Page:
CVS Mini Howto
This Howto describes how to access a CVS repository in Linux/Unix.
The examples I used are the settings for Kmud
but it should be easy to adapt it for other repositories.
First make sure that you have the cvs
Then set an environment variable (for bash: export
) named CVSROOT with the value
The account@.. means you'll connect as user "account". Change it to your username
of the account created for you. This is just a
CVS account, no real login to the machine. barney.cs.uni-potsdam.de is the CVS server
and /home/cvs/kmud the directory of the repository there.
To log in just type cvs login
. The password you are asked for is your chosen (or given) CVS
password. Note: this is nothing really top secret, with CVS nobody can really delete
something. It's always possible to restore files to an old state.
Now chose a subdirectory where you want to work on the sources. Go into
that directory and type cvs checkout kmud2
. This downloads a complete
new copy of the files. "kmud2" is the module called in the repository
(it's possible to create any number of modules). Now there should be a directory
and one named kmud2
. In kmud2
again a subdirectory CVS
and a number
of files. In the CVS
directories are some information stored for CVS. Do not
delete or change something there.
The files in the kmud2
directory are the ones of interest and which you can
modify now. If you want to apply changes of your local files to the CVS
repository, then type cvs commit
. You'll be in a vi-like editor (or whatever you set
as $EDITOR) where you can comment on what you have changed. Please always
do so (and describe exactly) so that others know what you did.
Now if somebody else changed something, and you want to have these changes in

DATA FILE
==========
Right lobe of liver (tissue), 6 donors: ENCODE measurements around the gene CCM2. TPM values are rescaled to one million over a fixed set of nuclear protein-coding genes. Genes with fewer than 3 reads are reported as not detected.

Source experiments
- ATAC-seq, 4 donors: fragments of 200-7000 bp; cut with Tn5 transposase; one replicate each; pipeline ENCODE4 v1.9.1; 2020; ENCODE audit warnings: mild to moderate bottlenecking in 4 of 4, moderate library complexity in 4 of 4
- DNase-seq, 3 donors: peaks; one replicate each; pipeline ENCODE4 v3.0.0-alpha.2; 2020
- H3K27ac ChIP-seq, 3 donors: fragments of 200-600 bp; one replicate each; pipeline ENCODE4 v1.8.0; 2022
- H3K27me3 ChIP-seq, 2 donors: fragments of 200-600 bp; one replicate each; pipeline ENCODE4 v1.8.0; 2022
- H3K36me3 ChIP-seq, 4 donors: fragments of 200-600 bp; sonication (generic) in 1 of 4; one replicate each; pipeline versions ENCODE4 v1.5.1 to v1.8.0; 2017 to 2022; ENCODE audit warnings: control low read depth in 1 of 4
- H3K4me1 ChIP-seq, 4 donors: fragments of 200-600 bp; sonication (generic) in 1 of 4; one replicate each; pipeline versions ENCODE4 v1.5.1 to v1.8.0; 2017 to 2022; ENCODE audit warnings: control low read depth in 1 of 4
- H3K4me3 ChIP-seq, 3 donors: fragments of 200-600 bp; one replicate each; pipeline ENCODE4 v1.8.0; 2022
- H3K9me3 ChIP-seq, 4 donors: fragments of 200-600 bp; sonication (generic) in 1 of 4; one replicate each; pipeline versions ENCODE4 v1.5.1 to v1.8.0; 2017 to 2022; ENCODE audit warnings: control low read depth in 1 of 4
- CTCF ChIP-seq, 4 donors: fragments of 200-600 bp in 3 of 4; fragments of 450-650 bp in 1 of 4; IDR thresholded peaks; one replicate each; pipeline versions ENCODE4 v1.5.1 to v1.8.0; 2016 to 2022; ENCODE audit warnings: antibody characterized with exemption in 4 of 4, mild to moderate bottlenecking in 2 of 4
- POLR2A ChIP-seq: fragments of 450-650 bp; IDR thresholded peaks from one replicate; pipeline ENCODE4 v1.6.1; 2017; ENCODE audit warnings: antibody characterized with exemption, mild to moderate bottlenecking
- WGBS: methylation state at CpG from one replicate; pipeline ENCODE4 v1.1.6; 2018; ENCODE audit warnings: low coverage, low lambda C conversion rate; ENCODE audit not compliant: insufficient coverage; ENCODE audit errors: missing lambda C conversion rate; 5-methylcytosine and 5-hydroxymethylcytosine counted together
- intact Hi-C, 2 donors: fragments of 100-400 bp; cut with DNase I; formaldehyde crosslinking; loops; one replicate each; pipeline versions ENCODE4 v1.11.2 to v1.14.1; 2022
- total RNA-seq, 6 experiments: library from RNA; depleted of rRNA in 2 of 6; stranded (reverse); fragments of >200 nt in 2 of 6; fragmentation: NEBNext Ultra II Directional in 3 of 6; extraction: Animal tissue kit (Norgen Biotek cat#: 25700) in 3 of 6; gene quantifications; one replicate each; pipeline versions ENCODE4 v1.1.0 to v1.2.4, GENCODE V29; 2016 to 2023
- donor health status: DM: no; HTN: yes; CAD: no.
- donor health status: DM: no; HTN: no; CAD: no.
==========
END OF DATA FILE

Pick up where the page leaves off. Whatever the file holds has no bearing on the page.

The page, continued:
your local directory, then type cvs update -dP
. That way all files (in the
directory where you are and below) will be synched with the server. This means
also that files which didn't exist before (either because they were added
to the cvs or you deleted them locally) will be created. So if you messed up
a file in a way that you wish you would have the original file again, then just
remove the file and make an update. This update should be done every time
you start working on the files and once before you commit changes.
When you created a new file and you want this file go into CVS, then type
cvs add file
. It will be sent to the CVS server with the next commit.
is the matching opposite to add. Before you can cvs remove a file
you have to delete it (physically, from harddisk) before.
Well, that are the main and most important commands. For paranoia-freaks there
is also a cvs logout
. After a cvs login your password will be stored in
~/.cvspass (only hashed, no strong encryption). But if you logout you have to login next
time again and because nobody can do much harm (other than making changes
as your account, which can be reverted) you can save the keystrokes and
keep logged in. Alternatively to the $CVSROOT environment variable you can
also set the option "-d :pserver:email@example.com:/home/cvs/kmud".
For more extended information there is the cvs manpage and a very good
There are graphical frontends for CVS. I know for example Cervisia
It's great for visualizing certain things (like what has changed between version
X and Y) but I prefer the command line tool for the day to day work.